This moment was sublime. And we lingered. It certainly deserves two photos.
Of course, it was all downhill from there. There is a 13 mile dirt road leading down into Idaho. This is the road NOT travelled. We took the longer unpaved road (exactly twice as long, 26 miles), which was exciting enough. Still narrow and steep, but negotiable.
The trip down was amazingly beautiful and breathtaking. We took our time. Along the way we met lots of cows, and even got out to take a walk with some of them. We also stopped for grouse and for deer.
As I said, this was certainly the high point of our trip. Once down the mountain we picked up the Lewis and Clark Backcountry Byway, and then the Sacagawea Scenic Highway, and then followed the Nez Perce National Historic Trail as far as Salmon, Idaho. Idaho is the fifteenth and final state we will visit on Our Lewis and Clark trip this year. And we apparently completely forgot we had a camera. Though our day is far from finished, we have no more pictures.
We stopped for dinner in Salmon at a place Noelle discovered through online reviews called The Junkyard Bistro. Here is what she wrote on Facebook.
So I want to back up and say if anyone is ever in Salmon, Idaho, you MUST MUST MUST eat at the Junkyard Bistro. Fabulous, inventive range of delectable food and a very reasonable and decent wine selection. I had the garlic burger which is their specialty – it was better than filet minon. Jeff had a tapas of smoked salmon and potato gnocchi with Alfredo w prosciutto. August had homemade macaroni and cheese. Every dish was wonderful. We were talking about flying to Missoula and heading west at some point to finish the Lewis and Clark Trail. If we do, I’m mandating a detour to Salmon so I can eat here again!
I ate salmon in Salmon, and potatoes in Idaho. Woo hoo.
After dinner, August and I walked down to the Salmon River, shed our shoes, and walked out till the waters were up to our knees in the powerful current. Fighting to stand in one place, we imagined ourselves as salmon, swimming our way upstream, and then we imagined ourselves great hungry bears, feasting to our delight. It was mostly stones under the water, so we were able to put our socks and shoes back on without the complication of mud. But it was COLD!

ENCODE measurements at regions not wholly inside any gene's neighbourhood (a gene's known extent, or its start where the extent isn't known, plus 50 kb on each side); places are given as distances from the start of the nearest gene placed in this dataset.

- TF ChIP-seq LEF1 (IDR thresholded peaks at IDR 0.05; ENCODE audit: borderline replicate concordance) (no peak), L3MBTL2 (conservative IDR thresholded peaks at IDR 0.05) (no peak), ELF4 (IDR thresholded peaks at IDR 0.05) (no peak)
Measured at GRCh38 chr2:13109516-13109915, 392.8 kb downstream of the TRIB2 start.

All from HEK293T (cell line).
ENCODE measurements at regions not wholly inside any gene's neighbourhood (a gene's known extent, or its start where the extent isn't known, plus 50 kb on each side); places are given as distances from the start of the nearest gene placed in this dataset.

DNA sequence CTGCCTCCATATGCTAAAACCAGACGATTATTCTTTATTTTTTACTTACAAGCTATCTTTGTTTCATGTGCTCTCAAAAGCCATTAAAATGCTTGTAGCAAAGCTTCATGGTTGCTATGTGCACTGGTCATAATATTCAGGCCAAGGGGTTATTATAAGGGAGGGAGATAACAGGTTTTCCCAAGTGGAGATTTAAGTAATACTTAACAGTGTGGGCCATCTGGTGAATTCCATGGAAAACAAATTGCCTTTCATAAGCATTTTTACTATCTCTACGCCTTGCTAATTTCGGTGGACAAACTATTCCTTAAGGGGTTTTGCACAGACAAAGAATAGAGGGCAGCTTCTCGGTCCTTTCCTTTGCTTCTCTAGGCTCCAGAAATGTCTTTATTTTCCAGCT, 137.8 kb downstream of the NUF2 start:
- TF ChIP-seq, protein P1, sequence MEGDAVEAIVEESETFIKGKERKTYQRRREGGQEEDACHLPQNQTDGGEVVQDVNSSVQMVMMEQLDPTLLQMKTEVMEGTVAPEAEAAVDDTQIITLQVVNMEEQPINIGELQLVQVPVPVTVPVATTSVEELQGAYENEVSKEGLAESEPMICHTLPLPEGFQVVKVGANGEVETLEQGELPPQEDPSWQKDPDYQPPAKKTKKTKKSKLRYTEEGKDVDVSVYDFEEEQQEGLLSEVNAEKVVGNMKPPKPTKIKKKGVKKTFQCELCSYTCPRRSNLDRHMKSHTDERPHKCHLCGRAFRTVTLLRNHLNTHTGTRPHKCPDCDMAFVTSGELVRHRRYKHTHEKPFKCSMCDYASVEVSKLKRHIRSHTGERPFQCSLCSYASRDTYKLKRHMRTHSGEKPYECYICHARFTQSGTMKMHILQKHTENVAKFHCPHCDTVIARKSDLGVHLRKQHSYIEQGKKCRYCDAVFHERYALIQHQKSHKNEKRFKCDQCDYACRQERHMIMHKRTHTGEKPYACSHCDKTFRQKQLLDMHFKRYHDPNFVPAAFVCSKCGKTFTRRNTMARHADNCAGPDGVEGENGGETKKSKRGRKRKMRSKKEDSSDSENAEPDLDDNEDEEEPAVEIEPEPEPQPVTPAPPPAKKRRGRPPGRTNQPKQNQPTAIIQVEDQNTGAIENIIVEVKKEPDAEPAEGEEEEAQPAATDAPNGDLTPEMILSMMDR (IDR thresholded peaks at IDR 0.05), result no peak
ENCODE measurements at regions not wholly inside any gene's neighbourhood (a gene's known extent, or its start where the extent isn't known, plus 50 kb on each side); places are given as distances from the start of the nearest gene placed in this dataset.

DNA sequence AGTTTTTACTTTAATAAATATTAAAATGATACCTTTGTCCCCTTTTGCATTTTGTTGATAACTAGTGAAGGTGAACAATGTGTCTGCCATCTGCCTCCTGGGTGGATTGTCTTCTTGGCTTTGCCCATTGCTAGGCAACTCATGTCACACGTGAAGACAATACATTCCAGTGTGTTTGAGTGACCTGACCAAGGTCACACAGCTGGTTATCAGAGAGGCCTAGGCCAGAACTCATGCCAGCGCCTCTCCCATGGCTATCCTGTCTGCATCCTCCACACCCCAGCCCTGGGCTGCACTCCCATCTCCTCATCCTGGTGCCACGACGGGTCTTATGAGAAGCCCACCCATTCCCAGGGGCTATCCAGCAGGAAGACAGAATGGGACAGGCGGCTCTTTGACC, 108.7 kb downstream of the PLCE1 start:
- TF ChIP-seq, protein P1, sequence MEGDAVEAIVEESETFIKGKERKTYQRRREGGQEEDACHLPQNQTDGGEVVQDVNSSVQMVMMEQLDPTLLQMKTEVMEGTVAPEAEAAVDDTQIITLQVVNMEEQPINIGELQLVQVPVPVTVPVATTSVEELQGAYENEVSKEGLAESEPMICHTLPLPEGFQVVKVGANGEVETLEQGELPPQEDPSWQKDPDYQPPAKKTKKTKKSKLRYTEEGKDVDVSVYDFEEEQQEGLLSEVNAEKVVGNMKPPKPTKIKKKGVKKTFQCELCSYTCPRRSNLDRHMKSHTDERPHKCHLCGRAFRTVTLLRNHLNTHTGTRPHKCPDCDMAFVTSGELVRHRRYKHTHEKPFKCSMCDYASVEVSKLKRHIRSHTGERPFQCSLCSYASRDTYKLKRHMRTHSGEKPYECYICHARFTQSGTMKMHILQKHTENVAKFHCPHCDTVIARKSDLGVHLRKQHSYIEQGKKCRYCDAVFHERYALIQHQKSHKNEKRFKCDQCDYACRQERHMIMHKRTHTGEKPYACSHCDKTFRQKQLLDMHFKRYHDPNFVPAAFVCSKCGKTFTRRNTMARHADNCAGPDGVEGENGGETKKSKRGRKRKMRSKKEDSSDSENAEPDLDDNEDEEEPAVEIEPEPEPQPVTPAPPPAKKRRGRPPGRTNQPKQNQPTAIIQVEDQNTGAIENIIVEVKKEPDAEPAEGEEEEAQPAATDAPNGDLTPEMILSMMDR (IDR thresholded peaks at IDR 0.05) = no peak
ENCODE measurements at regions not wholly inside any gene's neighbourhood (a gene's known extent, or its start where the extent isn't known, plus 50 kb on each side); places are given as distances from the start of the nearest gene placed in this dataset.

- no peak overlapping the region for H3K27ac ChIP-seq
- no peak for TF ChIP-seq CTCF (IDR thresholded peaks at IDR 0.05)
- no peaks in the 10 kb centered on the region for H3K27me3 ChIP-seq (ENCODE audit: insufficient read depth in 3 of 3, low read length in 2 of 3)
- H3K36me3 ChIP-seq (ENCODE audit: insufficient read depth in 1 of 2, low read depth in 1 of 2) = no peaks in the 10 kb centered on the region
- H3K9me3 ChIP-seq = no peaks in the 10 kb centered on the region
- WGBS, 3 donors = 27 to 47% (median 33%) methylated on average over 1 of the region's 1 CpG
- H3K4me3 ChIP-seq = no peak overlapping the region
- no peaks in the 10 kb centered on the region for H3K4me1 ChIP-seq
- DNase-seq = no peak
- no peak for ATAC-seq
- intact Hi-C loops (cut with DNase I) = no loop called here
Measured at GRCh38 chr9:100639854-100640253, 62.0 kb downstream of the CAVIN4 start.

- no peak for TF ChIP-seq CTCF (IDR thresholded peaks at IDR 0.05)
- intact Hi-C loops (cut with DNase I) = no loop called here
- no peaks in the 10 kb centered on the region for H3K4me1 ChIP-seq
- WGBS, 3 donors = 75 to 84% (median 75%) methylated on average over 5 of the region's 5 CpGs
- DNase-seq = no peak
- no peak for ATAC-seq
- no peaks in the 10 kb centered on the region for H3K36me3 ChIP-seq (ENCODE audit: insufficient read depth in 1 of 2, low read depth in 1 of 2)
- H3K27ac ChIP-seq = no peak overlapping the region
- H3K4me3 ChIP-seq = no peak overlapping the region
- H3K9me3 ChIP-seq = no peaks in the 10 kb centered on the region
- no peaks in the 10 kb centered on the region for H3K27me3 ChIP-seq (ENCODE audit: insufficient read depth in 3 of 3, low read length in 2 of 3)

This was a long day, one of our longest. Having no plan for how it would end, Noelle and August went to sleep in the back of “West Crasher,” our RV, and I turned on the GPS and headed into the Bitterroot Valley, figuring I would find a place to stay, eventually, when I got tired. I droves for several hours beside the Salmon River, and then into the Bitterroot Mountains. Beautiful and peaceful. Eventually I was driving amazing two lane switchbacks at altitudes that made my ears pop – and then there it was again: the Continental Divide. I made my way back down over the mountains and stopped at the first State Park with room for an RV. No hookups – just a quiet spot in the woods. Near midnight, with everything finally shut down and quiet, I stepped outside to breathe deeply the scents of the forest, and then went to bed.
Recommended to Watch: We’ve enjoyed a short film called Sacagawea: Heroine of the Lewis and Clark Journey (2004). Only an hour long, it is narrated entirely in the voice of Sacagawea and appears to have been made as an interpretation of the woman whose face appears on the (then) newly minted golden dollar (2000). Near the end we learn that there are more statues of Sacagawea than of any other woman in our nation’s history. The copy we received from Netflix included a 30 minute featurette on the National Parks through which Lewis and Clark passed. August could call out dozens of historical errors of simplifications (I mean, really, how cool is that!), but we still thoroughly enjoyed it.